Magdalena, Possessed by the Devil

January 28, 2012 6 Min Read

Review by: Fusion3600

Plot: What’s it about?

Magdalena Winter (Dagmar Hedrich) is an orphan, so she resides within a boarding school for girls in her situation. She is a beautiful young woman, with striking blonde hair and a knockout body, but she remains pure and innocent. The other girls at the school, including the amorous house mothers don’t follow the same line as Magdalena however, which means the house isn’t a good place for such an innocent young woman. All around her, the females engage in lesbian sex and other sexual hijinks, while she remains back from the crowd. But her life is about to be sent into a spin, when she is raped and then invaded by a demonic spirit. The demon overtakes her body and begins to do things Magdalena never would have done. This includes rampant masturbation, shedding her clothes at inappropriate times, and indulging in the pleasures of the flesh with her fellow females, not the kind of things those around her expect to see. At the same time, she speaks out against religion and attacks the parish priest, which leads to the conclusion that something has to be done, as an evil spirit has taken control. As she spirals downward by the second, can anything be done to save the once pristine Magdalena?

The box office success of The Exorcist resulted in a tidal wave of knockoffs, movies produced simply to cash in on the trend. In America, we saw several of these kind of films, but overseas, a massive number of Exorcist clones surfaced. Midnight Video has released a German production, known as Magdalena, Possessed by the Devil. This 1974 film is loaded with sleaze and exploitation elements, but often released in cut & censored editions, when the rare home video versions can be found, that is. Now however, we can see the film as it was intended, in a complete and uncut release that is even in widescreen. Midnight Video’s edition restores ample flesh, sexual hijinks, and violence to this outrageous, rarely seen picture. Also known as Devil’s Female, this movie isn’t much on visual technique, complex storylines, or top level performances, but it knows what its viewers want, which is over the top sleaze and mayhem. Magdalena supplies those elements in ample doses also, with tons of full nudity and sex scenes, including some lesbian schoolgirl antics. At the helm of this movie was Walter Boos, who worked in numerous German erotic productions, so he knew how to handle the high volume of skin needed here. This movie is by no means a good one, but for fans of sleaze cinema, Magdalena is worth a look. You can only purchase this uncut DVD from Midnight Video’s website, which is found at, so be sure to check out this flick, as well as their other merchandise.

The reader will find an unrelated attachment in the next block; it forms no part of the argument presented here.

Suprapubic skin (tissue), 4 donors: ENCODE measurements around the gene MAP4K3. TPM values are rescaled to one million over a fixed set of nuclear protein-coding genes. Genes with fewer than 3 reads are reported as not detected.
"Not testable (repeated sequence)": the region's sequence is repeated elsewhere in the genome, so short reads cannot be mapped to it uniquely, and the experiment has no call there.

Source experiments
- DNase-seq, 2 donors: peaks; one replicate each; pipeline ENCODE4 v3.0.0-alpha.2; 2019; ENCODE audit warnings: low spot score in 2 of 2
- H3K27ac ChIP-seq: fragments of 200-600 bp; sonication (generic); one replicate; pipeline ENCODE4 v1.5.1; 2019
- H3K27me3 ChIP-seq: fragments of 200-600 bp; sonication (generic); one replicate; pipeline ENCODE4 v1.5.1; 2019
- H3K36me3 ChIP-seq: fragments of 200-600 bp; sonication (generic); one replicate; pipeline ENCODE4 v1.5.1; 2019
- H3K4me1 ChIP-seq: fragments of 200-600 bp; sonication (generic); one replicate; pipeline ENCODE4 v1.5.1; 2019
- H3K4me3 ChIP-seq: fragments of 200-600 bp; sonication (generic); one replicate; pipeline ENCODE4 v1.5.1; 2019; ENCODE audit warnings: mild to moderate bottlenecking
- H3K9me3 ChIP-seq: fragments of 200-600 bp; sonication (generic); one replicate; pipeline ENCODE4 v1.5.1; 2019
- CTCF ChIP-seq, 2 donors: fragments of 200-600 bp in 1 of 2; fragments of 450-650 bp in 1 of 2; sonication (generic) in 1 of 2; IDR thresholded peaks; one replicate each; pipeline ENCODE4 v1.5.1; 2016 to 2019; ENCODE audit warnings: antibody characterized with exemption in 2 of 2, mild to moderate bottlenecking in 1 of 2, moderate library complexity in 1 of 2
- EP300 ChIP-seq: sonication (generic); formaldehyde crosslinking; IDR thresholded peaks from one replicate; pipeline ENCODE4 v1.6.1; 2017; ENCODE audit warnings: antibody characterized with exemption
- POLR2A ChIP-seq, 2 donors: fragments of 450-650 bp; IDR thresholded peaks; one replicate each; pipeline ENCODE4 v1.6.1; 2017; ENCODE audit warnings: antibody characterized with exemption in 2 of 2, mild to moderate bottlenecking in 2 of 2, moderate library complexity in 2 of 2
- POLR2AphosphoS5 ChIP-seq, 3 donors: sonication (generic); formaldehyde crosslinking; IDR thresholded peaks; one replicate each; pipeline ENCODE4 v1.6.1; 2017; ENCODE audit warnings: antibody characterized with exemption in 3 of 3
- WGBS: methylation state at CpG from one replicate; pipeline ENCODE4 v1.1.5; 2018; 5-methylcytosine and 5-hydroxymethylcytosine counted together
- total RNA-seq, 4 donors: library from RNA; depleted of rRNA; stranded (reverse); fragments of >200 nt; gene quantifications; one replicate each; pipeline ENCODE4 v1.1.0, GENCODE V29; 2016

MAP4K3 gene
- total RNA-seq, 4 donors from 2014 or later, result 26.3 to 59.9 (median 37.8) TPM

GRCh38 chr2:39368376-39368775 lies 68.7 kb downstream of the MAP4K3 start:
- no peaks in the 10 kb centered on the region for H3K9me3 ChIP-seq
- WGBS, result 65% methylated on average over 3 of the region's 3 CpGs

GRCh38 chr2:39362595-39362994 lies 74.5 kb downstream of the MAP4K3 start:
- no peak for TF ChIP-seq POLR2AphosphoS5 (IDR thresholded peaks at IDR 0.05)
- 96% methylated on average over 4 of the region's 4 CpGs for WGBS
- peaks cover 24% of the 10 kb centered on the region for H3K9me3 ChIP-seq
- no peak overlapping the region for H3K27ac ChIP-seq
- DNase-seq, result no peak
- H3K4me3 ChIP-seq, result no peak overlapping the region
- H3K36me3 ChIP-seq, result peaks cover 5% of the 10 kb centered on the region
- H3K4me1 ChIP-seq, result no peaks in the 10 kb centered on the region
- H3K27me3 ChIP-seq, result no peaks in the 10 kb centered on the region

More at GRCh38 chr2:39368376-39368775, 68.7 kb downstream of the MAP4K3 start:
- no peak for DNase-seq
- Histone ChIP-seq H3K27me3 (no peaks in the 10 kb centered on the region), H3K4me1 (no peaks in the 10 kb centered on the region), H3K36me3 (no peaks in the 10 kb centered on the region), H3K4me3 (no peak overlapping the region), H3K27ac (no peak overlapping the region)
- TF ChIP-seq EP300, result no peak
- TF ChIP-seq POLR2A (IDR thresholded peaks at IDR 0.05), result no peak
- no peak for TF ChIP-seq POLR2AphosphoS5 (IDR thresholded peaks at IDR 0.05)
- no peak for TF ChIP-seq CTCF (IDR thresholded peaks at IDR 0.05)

Video: How does it look?

Magdalena is presented in 1.66:1 widescreen, which is not enhanced for widescreen televisions. This looks to have been ported over from a laserdisc or other video source, but that doesn’t mean the result is unwatchable. The image is soft, but the material wouldn’t look all that refined, even in a restored presentation. The print used seems to be in good condition, with only minor grain and infrequent nicks to mention. As I said, the visuals have a soft texture, due to the material and the transfer elements, but detail is decent and the image is never too fuzzy, just not as sharp as we’ve come to expect. I found colors and contrast to be passable, so in the end, this is a more than decent presentation. This release has burned in Japanese subtitles, thanks to the print used, but they never prove to be a serious distraction.

Audio: How does it sound?

Not a lot to praise here, but this is a solid, passable presentation. An English language soundtrack is provided, which means the synch is often off balance, since the film’s original language is German. The audio is never memorable, which means it is never impressive, but also that it is never terrible. All the elements come through in reasonable fashion, with no volume troubles or muffled moments. The material has some worn spots and isn’t always refined, but given the circumstances, I think the audio is well handled. The dialogue is clean and sounds good, even if the dub voices can be laughable at times. So not a dynamic audio presentation, but a reasonable one and in this case, that is acceptable.

Supplements: What are the extras?

This disc includes a couple of bonus trailers for other films, but no supplements specific to this film are found here.

Disc Scores